Until a few years ago, I was always rather confused when it came to the old adage ‘the straw that broke the camel’s back’. It perplexed me that a single piece of practically weightless straw could do such damage to the desert’s equivalent of a monster truck. It wasn’t until I travelled to the Middle East and asked one of the locals about the actual meaning of this saying that I came to understand the true depth of the phrase.

I was told that apparently, a straw really did break a camel’s back. The camel had been piled up with so many loads of bags, sacks, pots, rugs and other items that when the final handful of straw was placed on top, the camel simply collapsed.

I often feel just like that fully laden camel must have felt. There are times when I feel like I am so heavily loaded with not sacks of rice and bags of wheat like the camel, but with approaching deadlines, feelings of frustration, organisational disagreements, differing of opinions and so on. And there seems to be a reverse correlation between the heavier my load gets and the less I express my frustrations. Because unlike the camel, I have the ability to express the reasons why my ‘back is breaking’ and do something about it. It all comes down to another adage: Confront or Conflict.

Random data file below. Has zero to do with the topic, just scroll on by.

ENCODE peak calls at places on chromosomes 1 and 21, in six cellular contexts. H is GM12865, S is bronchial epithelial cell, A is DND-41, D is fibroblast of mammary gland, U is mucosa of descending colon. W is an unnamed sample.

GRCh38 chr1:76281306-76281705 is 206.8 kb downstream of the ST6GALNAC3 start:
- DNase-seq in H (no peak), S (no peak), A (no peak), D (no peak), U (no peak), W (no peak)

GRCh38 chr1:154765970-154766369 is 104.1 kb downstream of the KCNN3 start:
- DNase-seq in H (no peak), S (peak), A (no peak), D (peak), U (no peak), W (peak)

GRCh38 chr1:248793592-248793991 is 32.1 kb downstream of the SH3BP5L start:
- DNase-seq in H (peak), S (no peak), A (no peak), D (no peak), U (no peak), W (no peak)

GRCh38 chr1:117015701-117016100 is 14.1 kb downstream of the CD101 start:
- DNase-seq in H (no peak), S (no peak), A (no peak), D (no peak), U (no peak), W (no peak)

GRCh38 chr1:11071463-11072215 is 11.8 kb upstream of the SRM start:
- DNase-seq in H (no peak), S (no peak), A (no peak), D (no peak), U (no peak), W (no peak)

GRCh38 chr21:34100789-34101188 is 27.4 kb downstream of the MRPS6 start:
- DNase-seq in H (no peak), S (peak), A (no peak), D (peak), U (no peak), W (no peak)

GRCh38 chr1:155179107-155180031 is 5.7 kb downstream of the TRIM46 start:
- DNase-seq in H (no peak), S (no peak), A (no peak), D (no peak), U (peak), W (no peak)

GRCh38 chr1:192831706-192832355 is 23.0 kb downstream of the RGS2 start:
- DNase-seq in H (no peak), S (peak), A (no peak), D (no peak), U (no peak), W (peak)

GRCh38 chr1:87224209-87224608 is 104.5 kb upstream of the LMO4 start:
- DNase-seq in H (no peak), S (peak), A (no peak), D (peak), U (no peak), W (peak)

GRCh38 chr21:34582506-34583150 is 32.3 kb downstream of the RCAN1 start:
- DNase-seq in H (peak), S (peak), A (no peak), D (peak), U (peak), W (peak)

Never be afraid to confront issues before they become conflicts, especially if the other person involved is a close friend, colleague or relative. True friends are those who tell you how they really feel. We may hear good news every day from strangers, but it takes a true friend to be comfortable enough to confront you with your best interests at heart.

Before our load becomes too heavy, we must try to remember that if someone’s actions are causing us frustration, or if a friend, family member or colleague is doing something that annoys us, we must confront the issue before it turns into a conflict. In other words, we must speak up before a whole lot of issues build up on our back to the point where one small and somewhat insignificant matter becomes our proverbial ‘straw’. There is a limit to how much people can bear, we must be vocal about this limit.

Please take a moment to ponder… if we do not confront what is annoying us, it will inevitably lead to conflict. And if we are confident enough and comfortable enough to confront those things, then we must remember that it is the issue, not the person, that we are confronting.

Improve your management and leadership style; enhance your communication skills; and resolve the issues that are piling up and becoming a burden. Confront or you will conflict.

Sincerely,

Joseph Bismark


Group Managing Director, QI Ltd